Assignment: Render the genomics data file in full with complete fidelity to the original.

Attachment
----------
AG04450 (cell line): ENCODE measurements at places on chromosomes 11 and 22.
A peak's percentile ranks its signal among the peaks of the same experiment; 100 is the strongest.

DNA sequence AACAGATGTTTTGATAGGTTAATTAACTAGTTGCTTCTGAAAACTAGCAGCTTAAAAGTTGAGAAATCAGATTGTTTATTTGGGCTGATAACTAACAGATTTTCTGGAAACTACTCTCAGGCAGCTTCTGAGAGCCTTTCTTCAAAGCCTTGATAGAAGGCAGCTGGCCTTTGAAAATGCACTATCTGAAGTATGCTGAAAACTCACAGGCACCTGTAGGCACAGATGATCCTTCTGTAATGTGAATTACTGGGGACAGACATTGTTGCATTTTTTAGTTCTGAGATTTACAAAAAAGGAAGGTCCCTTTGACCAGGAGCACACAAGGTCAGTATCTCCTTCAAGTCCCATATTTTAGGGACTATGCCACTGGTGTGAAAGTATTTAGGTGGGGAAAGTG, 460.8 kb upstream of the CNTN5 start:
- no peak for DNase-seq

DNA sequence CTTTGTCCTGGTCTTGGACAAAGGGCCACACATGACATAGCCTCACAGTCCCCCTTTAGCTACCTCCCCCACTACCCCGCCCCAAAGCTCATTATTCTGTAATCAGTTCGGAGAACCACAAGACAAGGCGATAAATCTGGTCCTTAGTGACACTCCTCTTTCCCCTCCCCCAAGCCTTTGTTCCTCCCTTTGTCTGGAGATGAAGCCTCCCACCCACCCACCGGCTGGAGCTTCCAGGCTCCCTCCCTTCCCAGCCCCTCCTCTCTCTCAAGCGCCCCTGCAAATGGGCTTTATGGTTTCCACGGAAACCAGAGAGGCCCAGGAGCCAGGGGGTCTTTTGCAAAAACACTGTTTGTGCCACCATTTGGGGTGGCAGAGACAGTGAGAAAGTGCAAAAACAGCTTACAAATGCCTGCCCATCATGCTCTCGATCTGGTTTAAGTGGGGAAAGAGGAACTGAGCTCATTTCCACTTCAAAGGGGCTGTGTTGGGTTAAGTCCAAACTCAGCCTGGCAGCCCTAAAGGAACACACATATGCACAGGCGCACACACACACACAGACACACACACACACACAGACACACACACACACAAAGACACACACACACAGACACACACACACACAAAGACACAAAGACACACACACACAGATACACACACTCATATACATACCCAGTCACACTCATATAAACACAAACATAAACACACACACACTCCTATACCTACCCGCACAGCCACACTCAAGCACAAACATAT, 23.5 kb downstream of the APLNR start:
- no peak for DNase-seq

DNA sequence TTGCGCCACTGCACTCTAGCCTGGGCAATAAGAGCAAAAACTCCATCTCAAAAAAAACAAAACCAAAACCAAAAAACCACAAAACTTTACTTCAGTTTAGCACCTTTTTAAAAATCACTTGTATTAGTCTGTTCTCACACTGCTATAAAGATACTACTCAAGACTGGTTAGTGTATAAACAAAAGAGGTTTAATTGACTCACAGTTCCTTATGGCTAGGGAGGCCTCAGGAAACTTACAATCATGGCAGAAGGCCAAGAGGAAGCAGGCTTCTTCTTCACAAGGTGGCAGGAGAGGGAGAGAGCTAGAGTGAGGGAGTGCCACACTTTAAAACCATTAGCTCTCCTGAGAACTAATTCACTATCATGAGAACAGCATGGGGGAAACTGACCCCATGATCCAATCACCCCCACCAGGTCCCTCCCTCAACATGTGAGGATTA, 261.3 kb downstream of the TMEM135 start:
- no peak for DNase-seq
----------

AG04450 (cell line): ENCODE measurements at places on chromosomes 11 and 22.
A peak's percentile ranks its signal among the peaks of the same experiment; 100 is the strongest.

DNA sequence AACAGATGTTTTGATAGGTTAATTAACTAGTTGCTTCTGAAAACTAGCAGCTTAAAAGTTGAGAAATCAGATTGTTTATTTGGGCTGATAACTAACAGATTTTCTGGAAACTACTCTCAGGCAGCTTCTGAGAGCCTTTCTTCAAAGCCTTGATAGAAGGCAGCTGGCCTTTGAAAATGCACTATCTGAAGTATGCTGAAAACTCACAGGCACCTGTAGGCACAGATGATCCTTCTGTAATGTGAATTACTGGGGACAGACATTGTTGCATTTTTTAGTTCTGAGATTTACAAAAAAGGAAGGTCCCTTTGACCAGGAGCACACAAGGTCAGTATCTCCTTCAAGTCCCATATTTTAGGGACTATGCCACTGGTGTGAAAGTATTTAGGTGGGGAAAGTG, 460.8 kb upstream of the CNTN5 start:
- no peak for DNase-seq

DNA sequence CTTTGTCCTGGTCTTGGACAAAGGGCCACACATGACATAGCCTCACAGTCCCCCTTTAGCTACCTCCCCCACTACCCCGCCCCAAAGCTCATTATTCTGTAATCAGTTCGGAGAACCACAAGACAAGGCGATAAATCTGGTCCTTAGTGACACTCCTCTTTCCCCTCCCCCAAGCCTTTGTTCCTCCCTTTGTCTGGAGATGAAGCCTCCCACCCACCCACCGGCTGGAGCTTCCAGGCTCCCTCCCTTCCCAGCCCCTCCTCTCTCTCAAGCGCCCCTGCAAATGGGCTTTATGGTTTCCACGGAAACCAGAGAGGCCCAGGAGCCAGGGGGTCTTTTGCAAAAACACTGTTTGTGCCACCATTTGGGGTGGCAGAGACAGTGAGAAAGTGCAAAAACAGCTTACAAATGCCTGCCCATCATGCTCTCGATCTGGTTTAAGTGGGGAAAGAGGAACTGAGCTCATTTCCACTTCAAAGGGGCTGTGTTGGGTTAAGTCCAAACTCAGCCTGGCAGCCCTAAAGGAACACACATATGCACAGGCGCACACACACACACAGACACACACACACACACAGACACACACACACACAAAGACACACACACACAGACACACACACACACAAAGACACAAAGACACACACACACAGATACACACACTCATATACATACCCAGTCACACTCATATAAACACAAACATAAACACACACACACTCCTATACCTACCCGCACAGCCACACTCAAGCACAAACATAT, 23.5 kb downstream of the APLNR start:
- no peak for DNase-seq

DNA sequence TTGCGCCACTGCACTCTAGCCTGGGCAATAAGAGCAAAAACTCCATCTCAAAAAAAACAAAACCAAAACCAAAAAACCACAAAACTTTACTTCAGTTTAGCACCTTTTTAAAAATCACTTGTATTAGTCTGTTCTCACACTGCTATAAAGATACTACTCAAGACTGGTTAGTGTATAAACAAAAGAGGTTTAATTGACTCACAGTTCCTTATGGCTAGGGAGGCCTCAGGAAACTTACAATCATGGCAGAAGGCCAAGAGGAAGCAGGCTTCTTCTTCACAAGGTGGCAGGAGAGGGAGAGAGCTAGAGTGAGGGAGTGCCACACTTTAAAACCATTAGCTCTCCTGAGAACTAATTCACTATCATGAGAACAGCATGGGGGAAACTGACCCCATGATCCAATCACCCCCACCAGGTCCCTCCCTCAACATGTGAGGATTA, 261.3 kb downstream of the TMEM135 start:
- no peak for DNase-seq